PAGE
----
Peet was the founder of Peet’s Coffee, my preferred brand of java. As a master roaster in the San Francisco Bay area, he also influenced the founders of Starbuck’s and changed the way America drinks coffee.
From the SF Chronicle:
He immigrated to San Francisco in 1955 and took a job with coffee
importer E.A. Johnson & Co. He favored high-altitude coffee from Costa Rica, Guatemala and East Africa that his father used to buy, and although there was no market for it in the area, he decided to create one.
“He went to a great deal of trouble to find only the best beans,” said David. “He knew his business like nobody I ever met.”
Importantly, David added, Peet introduced customers to coffee they didn’t know existed.
“We would drink it and it put us in a new realm. It had complexity and richness – that’s the best way to describe it,” said David.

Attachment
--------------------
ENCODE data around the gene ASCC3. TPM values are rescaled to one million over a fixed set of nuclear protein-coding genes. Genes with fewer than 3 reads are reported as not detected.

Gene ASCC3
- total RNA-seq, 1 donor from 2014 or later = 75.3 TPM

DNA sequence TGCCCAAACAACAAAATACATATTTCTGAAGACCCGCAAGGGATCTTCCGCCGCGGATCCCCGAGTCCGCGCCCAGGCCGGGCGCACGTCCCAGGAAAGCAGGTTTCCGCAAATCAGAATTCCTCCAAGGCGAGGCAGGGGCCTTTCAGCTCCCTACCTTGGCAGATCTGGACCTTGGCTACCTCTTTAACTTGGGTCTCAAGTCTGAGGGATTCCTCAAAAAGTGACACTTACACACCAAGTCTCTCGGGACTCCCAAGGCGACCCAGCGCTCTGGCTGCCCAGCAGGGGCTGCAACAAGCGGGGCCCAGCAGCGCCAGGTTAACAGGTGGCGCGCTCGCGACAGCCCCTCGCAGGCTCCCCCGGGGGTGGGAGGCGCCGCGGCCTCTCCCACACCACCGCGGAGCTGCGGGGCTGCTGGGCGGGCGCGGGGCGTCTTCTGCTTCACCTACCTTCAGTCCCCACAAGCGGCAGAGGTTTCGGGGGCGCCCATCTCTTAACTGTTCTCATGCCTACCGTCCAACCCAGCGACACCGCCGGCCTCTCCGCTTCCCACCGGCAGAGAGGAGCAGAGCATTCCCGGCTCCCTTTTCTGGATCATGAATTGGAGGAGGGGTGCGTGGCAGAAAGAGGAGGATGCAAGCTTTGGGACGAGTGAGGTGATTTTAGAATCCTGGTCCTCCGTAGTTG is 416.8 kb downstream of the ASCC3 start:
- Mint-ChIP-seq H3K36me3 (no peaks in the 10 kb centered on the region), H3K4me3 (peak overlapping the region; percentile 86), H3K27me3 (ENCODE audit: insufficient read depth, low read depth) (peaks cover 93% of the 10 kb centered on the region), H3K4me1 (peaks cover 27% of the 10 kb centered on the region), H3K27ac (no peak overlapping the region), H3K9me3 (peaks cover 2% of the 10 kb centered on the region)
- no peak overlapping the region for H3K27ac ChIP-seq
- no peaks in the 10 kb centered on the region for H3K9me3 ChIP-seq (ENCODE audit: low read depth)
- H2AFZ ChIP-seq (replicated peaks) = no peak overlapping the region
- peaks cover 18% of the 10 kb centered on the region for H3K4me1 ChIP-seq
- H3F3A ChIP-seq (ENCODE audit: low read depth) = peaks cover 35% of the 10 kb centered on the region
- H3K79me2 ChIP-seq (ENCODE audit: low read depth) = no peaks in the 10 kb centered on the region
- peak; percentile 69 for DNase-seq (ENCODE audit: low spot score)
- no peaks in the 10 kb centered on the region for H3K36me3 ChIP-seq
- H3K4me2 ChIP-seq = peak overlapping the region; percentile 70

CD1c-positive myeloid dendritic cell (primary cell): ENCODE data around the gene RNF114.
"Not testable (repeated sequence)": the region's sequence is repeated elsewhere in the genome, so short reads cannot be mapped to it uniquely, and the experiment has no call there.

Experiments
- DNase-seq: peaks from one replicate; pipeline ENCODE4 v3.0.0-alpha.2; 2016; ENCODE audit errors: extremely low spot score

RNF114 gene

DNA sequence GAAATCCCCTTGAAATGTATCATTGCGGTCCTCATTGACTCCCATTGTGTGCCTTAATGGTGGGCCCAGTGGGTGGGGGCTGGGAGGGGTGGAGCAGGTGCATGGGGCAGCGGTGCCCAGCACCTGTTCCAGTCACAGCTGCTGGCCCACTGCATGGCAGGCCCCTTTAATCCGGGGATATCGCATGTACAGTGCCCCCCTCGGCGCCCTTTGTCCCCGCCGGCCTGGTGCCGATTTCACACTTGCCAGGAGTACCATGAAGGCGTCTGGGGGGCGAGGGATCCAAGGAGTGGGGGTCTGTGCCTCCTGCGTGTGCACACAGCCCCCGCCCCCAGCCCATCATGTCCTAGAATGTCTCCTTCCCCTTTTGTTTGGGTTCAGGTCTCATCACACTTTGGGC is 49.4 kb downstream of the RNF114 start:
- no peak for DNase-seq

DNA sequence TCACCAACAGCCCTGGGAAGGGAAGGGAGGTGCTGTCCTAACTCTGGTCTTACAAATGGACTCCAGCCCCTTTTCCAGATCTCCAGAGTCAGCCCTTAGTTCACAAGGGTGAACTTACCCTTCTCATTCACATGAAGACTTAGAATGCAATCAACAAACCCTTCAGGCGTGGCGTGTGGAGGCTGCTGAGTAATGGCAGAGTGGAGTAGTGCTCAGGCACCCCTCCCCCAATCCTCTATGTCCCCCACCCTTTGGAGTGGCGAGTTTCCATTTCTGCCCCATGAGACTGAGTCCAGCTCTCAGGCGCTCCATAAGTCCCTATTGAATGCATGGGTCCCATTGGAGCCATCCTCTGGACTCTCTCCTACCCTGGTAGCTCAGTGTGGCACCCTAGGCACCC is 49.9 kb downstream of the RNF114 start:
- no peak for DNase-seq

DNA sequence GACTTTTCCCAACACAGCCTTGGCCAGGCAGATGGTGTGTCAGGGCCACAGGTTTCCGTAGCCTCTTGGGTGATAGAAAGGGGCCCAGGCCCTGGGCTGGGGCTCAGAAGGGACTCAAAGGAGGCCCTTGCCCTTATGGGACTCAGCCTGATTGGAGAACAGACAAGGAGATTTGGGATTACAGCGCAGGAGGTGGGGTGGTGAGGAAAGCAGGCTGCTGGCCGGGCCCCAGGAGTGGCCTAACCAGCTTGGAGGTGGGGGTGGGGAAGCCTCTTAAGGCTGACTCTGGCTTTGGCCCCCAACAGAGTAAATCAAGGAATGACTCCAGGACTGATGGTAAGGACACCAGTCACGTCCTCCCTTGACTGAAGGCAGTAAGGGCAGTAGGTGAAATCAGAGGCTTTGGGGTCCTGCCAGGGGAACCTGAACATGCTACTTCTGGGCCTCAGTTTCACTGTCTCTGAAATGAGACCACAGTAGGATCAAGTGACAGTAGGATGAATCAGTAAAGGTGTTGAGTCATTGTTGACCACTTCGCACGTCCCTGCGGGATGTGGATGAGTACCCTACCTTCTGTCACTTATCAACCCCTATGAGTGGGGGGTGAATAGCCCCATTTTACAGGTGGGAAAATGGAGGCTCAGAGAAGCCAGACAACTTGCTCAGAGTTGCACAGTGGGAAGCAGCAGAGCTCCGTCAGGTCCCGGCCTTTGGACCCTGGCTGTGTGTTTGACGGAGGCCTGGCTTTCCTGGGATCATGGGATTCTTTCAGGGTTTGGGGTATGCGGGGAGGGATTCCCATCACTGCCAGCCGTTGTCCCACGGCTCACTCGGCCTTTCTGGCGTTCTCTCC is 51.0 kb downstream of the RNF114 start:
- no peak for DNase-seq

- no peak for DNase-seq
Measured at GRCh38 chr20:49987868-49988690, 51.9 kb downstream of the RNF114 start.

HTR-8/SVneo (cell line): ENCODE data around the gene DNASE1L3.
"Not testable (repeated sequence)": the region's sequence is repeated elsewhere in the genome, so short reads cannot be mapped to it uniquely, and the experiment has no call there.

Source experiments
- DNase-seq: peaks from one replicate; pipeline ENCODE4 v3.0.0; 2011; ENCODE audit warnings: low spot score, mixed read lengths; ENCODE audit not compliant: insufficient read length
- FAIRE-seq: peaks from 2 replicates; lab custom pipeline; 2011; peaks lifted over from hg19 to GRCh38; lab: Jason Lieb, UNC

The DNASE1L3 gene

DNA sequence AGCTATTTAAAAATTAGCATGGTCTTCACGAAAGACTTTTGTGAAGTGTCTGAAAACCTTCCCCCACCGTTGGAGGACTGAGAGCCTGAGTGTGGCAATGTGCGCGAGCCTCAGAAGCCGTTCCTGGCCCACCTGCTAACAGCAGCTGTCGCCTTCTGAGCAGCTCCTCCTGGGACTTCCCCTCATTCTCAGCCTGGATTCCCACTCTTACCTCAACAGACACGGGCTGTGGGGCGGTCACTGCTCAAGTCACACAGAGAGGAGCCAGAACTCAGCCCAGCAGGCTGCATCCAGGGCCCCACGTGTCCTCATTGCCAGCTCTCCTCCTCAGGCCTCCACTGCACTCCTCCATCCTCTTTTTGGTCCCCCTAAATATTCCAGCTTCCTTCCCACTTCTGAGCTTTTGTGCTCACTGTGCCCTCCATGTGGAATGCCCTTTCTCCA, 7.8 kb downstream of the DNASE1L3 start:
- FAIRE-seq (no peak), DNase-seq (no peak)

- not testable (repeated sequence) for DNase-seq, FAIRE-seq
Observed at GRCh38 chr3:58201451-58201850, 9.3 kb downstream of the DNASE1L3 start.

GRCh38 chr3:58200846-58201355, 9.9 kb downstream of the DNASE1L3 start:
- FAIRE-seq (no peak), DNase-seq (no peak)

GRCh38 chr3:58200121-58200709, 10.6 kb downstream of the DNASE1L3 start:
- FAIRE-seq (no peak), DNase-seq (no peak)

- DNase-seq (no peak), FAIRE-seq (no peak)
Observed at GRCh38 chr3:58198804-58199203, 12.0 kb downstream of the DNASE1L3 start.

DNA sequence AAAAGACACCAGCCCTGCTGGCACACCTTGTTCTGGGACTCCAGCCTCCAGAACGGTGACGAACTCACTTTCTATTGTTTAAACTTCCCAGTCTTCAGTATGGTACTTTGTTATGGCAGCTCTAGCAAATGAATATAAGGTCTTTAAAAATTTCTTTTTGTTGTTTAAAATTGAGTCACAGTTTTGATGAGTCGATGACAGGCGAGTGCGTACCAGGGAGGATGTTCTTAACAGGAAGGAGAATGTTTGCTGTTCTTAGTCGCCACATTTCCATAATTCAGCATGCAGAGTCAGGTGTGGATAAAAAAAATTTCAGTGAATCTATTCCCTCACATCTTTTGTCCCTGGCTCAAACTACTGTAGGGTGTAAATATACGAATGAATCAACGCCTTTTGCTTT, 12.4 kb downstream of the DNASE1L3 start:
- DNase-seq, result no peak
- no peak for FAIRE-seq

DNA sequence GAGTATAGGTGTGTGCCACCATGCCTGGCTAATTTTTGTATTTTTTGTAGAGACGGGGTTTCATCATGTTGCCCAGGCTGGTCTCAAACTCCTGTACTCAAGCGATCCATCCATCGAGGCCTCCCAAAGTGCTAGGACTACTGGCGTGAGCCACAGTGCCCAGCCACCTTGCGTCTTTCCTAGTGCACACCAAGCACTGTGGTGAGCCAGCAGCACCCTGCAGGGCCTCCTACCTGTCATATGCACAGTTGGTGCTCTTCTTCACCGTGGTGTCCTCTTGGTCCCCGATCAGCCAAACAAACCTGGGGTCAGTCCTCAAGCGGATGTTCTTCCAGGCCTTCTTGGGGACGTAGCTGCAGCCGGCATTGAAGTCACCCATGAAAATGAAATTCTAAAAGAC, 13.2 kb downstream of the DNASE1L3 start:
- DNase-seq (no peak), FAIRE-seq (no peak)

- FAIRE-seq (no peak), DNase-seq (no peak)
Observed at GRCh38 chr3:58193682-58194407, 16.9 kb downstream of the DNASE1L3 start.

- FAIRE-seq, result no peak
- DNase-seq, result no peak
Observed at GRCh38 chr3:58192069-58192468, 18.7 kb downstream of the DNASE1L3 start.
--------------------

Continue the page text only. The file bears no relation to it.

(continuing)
Along the way, Peet influenced younger roasters like James Freeman, owner of Blue Bottle Coffee in Oakland. “He really opened the door for the specialty-coffee industry,” said Freeman, who said Peet made a radical departure from the roasting style of the day, with smaller batches, darker roasts and higher-quality coffee.
“He really showed that people in America are willing to spend a little bit more money to get a little bit better when it comes to coffee,” said Freeman.
I had known that there was a relationship between the early days of Starbuck’s and Peet’s, but this is the first time I’ve read the full story and the story of Alfred Peet.
I feel bad that the coffee I’m drinking right now was made with Starbuck’s beans. Of course lately I’ve been enjoying the Peet’s from Giant Eagle, but I ran out and was at Target, so…. I’ll pick up some more Peet’s today.
Oh! My parents have recently started drinking Peet’s now — again, because it’s at Giant Eagle. My dad apparently prefers it to Starbucks. He has always had a preference for strong coffee. Another convert.
(Photo copied from the NYT obit, property of Peet’s Coffee & Tea)